And I’m sure Dave Cameron and all the other autobots on Fangraphs love baseball. Of course they do, otherwise they wouldn’t devote so much time to it.

But sometimes it’s really hard to see, and I totally understand where the old school Murray Chass’ are coming from when they accuse the SABR types of not appreciating the game. Because the way the articles on say, Fangraphs or Baseballprospectus are phrased are often very pompous, and almost always with arrogant finality. And honestly, for every success story the SABR community has in terms of predicting a player or team’s performance to a T, there are tons of stories where statistics have no explanation. Look at Scott Rolen, or the San Diego Padres, or Vlad Guerrero, or Paul Konerko, or the fall of the Cardinals despite 5 legit superstars. Look at frickin Jose Bautista! This isn’t small sample size variance anymore, that dude has crushed 47 home runs.

I’m not saying the SABR community should have predicted those seasons. I’m saying it couldn’t, and it can’t. Statistics can’t measure the ability of a human being to figure out their life, which is essentially what Jose Bautista is doing right now. And statistics won’t find a way to back up Brian Duensing, because he has a bad xFIP and has pitched to some bad teams. They will point out that Scott Baker has been unlucky. But those of us who watch Twins games know, Scott Baker is a talented guy who won’t put it together, and that Brian Duensing is an untalented guy who knows how to motherfucking pitch.

For every Homer Bailey, Dave Bush and Joba Chamberlain there is a Jon Garland and 2010 Tim Hudson. For every Alex Gordon and Matt LaPorta there is a corresponding Mike Aviles and Austin Jackson.

I read an Umpbump.com article (It’s generally a very good site) recently that wanted Cliff Lee to win the Cy Young because of his ridiculous K/BB ratio. Okay, Cliff Lee is a great pitcher, and great pitchers usually have great K/BB ratios, but the objective of pitching is not to have the best K/BB ratio. The goal of pitching is to give up the fewest amount of runs, which Cliff Lee is not doing. In fact, while he has at times been brilliant this year, Cliff Lee has missed a decent amount of time with injury, he hasn’t pitched particularly well since his trade to the Rangers, and he has given up a pretty good number of home runs. Basically what he is doing that is historic is that he is allowing a ridiculous low amount of walks. Good for him.

This has really turned into quite the diatribe. I really don’t mean to rag on the SABR community, because I really get a lot from it. I just get frustrated by the statheads thinking there is only one side to everything. Baseball isn’t about statistical tunnel vision, it’s so much more. It’s about humans playing a crazy, complex game with more variables than you can imagine. We have found ways to measure their performance, and those measures are extremely useful, but not when they take away from the game. Not when Eric Hinske is being championed as a cheaper, better Jason Kubel by someone who doesn’t give a shit about any quality that can’t be measured, who doesn’t give a shit about the Twins, and who has no appreciation for the fact that this game is played by human fucking beings. That isn’t why I would pay hundreds of dollars for a playoff ticket, I would pay that money because the game is so inherently human, so psychological, so unpredictable. In football, if a 5’9″ running back runs into Pat Williams, Pat will eat him 100 times out of 100. In baseball, Mariano Rivera can pitch to David Eckstein and lil Dave can get a hit 25 times out of 100. The Royals will beat the Red Sox pretty much every year, at least once, but it will probably be a generation before the Cleveland Browns beat the Colts. I’m rambling, but my point is that over analysis detracts from the beauty of the game, which is, if you’ve watched any baseball this season, at, arguably, an all time high.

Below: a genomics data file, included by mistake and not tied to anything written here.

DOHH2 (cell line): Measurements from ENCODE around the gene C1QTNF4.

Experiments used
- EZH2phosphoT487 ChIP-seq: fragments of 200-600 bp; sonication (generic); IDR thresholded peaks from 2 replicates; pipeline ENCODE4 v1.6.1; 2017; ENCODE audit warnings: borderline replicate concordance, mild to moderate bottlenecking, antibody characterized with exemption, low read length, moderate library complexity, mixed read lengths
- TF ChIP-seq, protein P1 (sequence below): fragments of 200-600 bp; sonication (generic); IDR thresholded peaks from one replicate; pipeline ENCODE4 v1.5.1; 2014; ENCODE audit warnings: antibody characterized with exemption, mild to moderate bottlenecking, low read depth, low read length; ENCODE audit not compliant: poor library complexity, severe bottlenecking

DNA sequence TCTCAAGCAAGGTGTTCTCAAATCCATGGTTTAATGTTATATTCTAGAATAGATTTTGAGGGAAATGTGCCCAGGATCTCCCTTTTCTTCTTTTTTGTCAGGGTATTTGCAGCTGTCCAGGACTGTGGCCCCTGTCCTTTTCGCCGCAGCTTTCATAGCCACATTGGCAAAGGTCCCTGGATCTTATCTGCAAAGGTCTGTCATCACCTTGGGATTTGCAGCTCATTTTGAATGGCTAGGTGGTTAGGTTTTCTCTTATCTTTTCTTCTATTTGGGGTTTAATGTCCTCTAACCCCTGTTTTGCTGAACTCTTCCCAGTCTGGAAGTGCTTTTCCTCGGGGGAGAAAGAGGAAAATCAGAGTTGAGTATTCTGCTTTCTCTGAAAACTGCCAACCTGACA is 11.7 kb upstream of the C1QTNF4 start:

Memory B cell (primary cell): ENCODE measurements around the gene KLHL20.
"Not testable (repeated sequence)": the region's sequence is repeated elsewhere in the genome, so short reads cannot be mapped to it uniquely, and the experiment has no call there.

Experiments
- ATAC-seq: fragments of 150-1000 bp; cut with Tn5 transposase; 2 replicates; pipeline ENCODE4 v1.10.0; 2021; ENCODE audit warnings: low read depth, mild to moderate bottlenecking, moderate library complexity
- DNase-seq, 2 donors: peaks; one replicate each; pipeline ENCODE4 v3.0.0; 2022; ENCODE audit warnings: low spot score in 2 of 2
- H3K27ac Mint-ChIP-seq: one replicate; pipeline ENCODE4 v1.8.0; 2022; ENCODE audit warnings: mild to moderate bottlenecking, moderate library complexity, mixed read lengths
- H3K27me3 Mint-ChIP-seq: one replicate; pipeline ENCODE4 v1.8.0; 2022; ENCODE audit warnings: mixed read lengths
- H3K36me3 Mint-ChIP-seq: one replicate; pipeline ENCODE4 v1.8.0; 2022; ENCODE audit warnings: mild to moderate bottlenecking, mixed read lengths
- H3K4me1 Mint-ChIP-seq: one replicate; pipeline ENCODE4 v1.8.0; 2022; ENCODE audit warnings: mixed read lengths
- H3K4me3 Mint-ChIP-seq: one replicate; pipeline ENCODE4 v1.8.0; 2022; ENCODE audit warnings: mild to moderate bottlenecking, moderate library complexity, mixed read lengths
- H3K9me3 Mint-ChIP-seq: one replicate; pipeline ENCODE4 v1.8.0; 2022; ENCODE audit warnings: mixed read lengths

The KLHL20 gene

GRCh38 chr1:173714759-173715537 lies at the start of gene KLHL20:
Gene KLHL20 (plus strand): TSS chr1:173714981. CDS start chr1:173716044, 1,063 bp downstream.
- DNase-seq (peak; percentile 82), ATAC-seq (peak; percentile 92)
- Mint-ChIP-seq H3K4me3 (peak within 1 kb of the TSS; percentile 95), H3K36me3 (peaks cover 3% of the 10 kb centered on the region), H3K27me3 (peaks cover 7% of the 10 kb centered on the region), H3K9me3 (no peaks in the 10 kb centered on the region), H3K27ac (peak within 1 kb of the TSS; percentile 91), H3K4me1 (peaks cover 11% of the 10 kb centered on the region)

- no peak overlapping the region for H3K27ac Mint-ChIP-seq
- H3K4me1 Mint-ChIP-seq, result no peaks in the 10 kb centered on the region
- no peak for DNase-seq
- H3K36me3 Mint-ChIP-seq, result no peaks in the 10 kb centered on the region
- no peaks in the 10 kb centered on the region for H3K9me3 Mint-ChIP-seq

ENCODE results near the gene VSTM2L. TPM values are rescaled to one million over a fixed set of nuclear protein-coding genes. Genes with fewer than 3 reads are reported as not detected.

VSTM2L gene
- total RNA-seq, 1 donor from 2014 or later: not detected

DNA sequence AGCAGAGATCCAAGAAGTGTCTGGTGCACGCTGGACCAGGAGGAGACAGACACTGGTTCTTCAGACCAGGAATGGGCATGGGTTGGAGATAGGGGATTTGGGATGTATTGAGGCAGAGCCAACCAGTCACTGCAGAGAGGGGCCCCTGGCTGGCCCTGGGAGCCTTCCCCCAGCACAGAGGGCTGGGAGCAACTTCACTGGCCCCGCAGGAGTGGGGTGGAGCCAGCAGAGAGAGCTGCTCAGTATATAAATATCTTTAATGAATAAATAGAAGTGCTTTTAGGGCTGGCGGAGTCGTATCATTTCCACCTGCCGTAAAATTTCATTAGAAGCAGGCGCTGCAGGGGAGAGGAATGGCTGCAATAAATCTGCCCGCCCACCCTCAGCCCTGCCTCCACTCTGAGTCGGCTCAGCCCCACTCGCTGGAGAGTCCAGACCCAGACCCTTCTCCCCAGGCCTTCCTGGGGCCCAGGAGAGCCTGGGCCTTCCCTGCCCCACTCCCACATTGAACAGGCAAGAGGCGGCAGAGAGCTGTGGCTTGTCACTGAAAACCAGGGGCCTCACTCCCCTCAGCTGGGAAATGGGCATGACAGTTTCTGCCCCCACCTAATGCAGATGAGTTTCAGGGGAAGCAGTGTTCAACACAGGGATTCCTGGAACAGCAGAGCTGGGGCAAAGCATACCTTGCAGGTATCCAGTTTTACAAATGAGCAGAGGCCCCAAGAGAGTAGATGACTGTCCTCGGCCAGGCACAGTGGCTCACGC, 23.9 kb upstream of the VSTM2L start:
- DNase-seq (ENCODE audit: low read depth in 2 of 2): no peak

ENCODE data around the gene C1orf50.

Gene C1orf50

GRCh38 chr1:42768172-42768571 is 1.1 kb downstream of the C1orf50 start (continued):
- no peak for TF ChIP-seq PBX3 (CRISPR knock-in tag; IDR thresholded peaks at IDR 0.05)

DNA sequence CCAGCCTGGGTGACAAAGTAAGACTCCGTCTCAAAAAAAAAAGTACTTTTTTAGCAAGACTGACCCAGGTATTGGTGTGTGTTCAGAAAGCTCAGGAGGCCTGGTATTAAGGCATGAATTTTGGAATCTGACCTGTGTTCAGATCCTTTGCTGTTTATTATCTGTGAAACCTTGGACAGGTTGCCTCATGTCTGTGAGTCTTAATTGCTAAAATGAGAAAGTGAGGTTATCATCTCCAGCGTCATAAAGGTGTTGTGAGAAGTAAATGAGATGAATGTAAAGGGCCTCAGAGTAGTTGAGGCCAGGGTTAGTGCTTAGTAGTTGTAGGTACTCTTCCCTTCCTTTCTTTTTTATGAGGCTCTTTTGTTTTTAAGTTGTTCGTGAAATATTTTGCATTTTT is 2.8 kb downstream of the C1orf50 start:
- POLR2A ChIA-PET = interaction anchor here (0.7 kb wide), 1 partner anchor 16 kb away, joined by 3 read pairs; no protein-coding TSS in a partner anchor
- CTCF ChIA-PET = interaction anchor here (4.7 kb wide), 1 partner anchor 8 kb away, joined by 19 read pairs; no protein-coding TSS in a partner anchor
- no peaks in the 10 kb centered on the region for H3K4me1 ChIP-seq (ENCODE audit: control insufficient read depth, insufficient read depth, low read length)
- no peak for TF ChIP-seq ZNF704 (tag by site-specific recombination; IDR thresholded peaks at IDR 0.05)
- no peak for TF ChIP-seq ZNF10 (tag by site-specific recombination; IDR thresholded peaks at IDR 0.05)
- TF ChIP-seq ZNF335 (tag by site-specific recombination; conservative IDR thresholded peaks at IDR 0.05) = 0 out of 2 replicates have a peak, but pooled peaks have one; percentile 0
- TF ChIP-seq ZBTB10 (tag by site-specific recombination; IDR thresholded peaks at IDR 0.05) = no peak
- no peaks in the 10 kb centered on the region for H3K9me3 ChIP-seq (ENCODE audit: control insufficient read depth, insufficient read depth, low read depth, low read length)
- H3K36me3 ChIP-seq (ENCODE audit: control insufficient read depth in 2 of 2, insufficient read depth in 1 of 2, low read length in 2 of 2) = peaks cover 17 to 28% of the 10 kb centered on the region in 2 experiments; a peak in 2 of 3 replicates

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Entry filed under: Uncategorized.

Do the Twins need a Front Line Starter? What to take away from this season

4 Comments Add your own

  • 1. Twins Geek  |  September 17, 2010 at 7:39 am

    Great rant. You’re absolutely right about the limits of statistics, and the misplaced confidence/arrogance that can be shown in them.

    Reply
  • 2. Jesse  |  September 17, 2010 at 7:47 am

    Great read.

    Reply
  • 3. Dave Erb  |  September 17, 2010 at 10:24 am

    Your essay was really well-written and sensible.
    Very professional, even the swearing helped
    accentuate a point.

    Aloha

    Reply
  • 4. Chris Ross  |  September 18, 2010 at 4:46 pm

    Hey, really nice blog you got over here! Jose Bautista’s season has been absolutely magical and it has made watching the Jays this season such a treat. I never would in a million years have thought that Jose Bautista of all people would be the player to have the surprise year for the Jays. It’s going to be difficult for the Jays to decide what to do with him next year considering he keeps jacking out the homers. hey, you think you could also check out my blog cuz I really wanna hear what you think. http://chrisross91.wordpress.com/2010/09/18/what-to-do-with-jose-bautista/

    Reply